GM: What you could do, yeah. But in those days, the Japanese were all growing up. The older ones before the war were just a little over twenty years old. The Issei parents were there, but the, the Niseis were just still growing up. And one of the things was that I lived, one of my neighbors was the Yamamoto family. And they lived on this farm, and... the McLear farm, and they inherited the farm when Mr. McLear died. A big farm in Wapato and Yakima and Fife. And when they inherited the farm when their older son Ray got to be college-age, they sent him off to Stanford. And the story always goes that Ray was a very smart guy, and he went to Stanford, graduated out of Stanford, but when he got back, he couldn't find a job and he got back on the farm. And they used that sort of like an example. I know when I got out of the army, I told my brother-in-law that I was going to try to get into University of Washington, and he says, "Well, you remember Ray?" He says, "You know, when you get out of college, it's going to still be hard to find a job, and nobody will want you." And that was the way it was. A lot of kids that got out of the army with the help of the GI bill and everything, was able to go to college and get that education. And by that time, lot of firms were ready to hire Japanese, but... reluctantly, but I think it was, a lot of 'em, because of the veterans preference that you got for getting a job, they were able to get in. And when they got in, it was a fast road to, for other people to get a start.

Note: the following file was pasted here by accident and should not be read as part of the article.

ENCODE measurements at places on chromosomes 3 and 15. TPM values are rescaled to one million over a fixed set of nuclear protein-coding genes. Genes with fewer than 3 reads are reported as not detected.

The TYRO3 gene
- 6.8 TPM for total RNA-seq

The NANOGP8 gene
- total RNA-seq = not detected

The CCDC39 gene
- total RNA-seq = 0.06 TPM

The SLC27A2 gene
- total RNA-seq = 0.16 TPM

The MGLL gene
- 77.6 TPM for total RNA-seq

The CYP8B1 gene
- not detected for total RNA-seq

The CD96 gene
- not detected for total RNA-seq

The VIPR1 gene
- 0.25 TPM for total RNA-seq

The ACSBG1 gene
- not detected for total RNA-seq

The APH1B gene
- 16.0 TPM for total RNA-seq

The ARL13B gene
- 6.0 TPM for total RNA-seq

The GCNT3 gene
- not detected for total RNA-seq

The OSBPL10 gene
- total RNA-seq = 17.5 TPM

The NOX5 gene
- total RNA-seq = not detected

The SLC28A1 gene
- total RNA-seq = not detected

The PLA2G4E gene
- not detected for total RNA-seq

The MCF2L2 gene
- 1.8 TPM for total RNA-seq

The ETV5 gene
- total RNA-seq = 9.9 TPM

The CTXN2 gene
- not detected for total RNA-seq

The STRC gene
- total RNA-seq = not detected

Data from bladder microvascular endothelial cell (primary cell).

MA: When you were growing up, it was different.